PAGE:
[Updated on Apr. 18] Integration of CiNii Articles into CiNii Research


Bibliographic Information

Other Title
  • <14>^C dating of buried tree trunks found in lake sediments in Kamiyahagi-cho, Gifu Prefecture

Search this article


Umi is located in the Kamiyahagi area of Gifu Prefecture. The name "Umi" means "sea" or "large lake" ; however, there are no large lakes in Gifu, which is an inland prefecture. There is also no information about the origins of the name "Umi" in ancient documents. In September 2000,an enormous storm (called "Tokai Gou-u")occurred in the Tokai Area. Rivers were flooded in the Kamiyahagi area, where embankments and roads near the rivers were destroyed. After the storm many buried trees were exposed on the banks of the Kamimura River, and sedimentary layers typical of a lake setting were found on the both river walls. This was the first evidence for the existence of a palaeo-lake in the area. A geological event such as an earthquake was probably responsible for creating a lake environment, and subsequent lateral degradation of area provided a source for the lake sediments. To determine when this geological event occurred, we measured the ages of tree trunks taken from the lake sediments. Tree trunks that included bark were chosen and samples were taken from the outermost tree rings. After ultrasonic washing, each sample was treated with 1.2N HCl and 1.2N NaOH, rinsed with distilled water to completely remove the acid, and then dried in an oven. Each sample was then sealed in evacuated Vycol tubes with CuO wires and combusted to produce carbon dioxide, water and other trace substances. The carbon dioxide was extracted and purified, and then reduced with powdered iron and hydrogen gas to produced graphite. The graphite was then pressed into target holders and the carbon isotope ratio was measured with the Tandetron Accelerator Mass Spectrometer at Nagoya University. In this study we obtained the ages of tree trunks, which show near the age Tensho earthquake happened. The trees grew shortly before the Tensho earthquake of 1586 A.D., a known large-scale geological event. We consider the Tensho earthquake and its effects to be responsible for the formation of a large lake and the deposition of lake sediments.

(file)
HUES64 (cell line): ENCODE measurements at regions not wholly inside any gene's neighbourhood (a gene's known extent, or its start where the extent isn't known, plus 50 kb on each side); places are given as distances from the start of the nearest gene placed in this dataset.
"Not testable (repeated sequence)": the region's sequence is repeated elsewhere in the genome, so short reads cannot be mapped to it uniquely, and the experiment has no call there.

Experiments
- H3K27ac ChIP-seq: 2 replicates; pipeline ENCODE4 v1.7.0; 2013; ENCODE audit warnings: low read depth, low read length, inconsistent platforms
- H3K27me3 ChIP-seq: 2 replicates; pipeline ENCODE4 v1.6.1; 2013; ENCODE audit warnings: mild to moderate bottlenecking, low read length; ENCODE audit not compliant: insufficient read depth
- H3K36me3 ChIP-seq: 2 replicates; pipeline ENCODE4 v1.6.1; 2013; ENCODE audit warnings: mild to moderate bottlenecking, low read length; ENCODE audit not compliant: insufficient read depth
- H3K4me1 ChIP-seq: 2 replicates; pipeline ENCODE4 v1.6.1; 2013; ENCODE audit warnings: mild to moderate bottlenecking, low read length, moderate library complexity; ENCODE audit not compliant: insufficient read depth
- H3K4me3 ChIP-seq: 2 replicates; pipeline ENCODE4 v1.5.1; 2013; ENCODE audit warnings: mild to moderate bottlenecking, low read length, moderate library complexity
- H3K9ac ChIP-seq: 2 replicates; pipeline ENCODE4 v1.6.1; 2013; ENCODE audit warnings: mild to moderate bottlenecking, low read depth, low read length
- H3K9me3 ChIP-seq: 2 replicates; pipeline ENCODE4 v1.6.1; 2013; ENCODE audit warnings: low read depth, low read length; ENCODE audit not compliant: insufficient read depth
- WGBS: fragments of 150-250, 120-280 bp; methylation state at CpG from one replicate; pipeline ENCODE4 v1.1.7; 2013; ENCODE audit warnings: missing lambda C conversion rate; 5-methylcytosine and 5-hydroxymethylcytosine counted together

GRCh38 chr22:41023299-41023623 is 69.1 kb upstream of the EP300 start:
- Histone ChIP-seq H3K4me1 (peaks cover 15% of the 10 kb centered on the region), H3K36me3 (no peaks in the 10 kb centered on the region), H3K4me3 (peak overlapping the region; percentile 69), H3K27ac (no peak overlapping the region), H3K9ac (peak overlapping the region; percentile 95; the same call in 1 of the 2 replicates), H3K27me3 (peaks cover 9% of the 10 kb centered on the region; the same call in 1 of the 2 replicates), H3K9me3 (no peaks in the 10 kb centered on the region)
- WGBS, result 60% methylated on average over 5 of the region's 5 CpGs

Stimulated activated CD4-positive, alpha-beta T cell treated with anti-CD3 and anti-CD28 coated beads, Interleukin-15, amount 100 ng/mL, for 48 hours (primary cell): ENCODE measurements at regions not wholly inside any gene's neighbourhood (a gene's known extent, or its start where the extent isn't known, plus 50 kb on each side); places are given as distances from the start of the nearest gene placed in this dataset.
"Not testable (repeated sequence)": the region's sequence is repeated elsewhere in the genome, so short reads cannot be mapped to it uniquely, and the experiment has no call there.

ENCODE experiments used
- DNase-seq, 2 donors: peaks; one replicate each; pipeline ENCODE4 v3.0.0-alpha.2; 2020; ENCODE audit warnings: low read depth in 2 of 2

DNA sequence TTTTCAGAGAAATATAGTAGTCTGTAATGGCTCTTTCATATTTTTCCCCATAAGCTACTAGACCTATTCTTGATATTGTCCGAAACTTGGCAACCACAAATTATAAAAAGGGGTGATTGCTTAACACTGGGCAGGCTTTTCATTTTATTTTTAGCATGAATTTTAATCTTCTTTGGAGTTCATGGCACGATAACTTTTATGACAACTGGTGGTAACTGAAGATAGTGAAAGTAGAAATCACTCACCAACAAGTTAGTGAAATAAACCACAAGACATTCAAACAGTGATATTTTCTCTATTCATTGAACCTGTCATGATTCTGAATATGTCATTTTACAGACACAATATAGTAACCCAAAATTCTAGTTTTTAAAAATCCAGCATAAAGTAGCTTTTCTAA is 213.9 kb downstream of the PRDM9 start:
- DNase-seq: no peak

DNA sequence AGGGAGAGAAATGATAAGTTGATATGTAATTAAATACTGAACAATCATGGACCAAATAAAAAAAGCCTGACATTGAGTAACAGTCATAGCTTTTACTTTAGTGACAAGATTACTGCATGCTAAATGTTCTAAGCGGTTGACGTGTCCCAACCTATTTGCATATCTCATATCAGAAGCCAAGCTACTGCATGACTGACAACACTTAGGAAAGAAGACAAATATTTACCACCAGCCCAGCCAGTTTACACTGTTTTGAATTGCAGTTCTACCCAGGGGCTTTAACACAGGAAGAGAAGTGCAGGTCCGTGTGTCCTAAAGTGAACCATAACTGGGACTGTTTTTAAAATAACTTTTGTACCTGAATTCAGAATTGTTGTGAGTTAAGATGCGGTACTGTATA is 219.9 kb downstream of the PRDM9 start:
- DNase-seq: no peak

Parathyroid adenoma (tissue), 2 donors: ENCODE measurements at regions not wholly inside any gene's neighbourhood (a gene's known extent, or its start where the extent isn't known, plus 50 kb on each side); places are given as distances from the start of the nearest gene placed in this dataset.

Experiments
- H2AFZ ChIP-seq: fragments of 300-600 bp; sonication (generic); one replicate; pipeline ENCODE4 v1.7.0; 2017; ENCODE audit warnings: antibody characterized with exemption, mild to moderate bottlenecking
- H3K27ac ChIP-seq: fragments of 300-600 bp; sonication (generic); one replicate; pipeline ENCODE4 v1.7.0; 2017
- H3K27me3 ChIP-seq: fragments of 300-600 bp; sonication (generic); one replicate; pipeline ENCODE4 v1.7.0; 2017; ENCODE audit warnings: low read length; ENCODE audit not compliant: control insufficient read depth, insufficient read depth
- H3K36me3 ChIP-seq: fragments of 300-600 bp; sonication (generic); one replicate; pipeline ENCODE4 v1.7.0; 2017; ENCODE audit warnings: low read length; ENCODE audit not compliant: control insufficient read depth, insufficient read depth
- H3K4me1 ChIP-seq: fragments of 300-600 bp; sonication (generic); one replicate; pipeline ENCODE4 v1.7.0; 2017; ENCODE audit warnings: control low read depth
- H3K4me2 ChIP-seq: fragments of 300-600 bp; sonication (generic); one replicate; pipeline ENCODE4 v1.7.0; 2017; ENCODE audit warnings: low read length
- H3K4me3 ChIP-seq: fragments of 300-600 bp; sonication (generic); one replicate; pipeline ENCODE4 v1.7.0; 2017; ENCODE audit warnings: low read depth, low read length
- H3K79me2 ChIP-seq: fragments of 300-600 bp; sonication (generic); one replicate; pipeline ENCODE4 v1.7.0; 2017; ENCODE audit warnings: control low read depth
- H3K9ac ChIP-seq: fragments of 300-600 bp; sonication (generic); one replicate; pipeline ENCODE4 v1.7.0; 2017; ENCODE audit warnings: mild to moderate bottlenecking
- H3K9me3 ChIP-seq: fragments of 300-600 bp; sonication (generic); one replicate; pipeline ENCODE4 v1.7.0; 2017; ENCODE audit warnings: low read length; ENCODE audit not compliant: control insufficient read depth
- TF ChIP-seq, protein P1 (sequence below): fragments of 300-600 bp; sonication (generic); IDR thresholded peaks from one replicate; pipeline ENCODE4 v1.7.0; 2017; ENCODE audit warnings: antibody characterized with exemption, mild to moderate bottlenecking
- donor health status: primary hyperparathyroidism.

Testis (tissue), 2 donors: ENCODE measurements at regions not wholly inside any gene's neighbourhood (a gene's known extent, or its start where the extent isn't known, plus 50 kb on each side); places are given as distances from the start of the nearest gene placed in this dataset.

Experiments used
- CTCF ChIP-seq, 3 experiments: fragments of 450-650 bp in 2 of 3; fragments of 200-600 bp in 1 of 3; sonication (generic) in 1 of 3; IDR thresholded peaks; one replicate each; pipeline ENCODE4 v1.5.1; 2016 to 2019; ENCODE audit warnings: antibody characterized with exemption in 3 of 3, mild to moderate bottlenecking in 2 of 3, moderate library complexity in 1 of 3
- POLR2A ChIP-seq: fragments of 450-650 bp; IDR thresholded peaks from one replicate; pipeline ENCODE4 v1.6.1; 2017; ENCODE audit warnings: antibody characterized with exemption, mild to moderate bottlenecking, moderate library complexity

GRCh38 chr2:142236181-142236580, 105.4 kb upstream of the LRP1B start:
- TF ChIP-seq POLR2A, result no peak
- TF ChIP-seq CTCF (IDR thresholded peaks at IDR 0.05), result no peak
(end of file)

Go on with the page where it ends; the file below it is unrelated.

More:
Report a problem

Back to top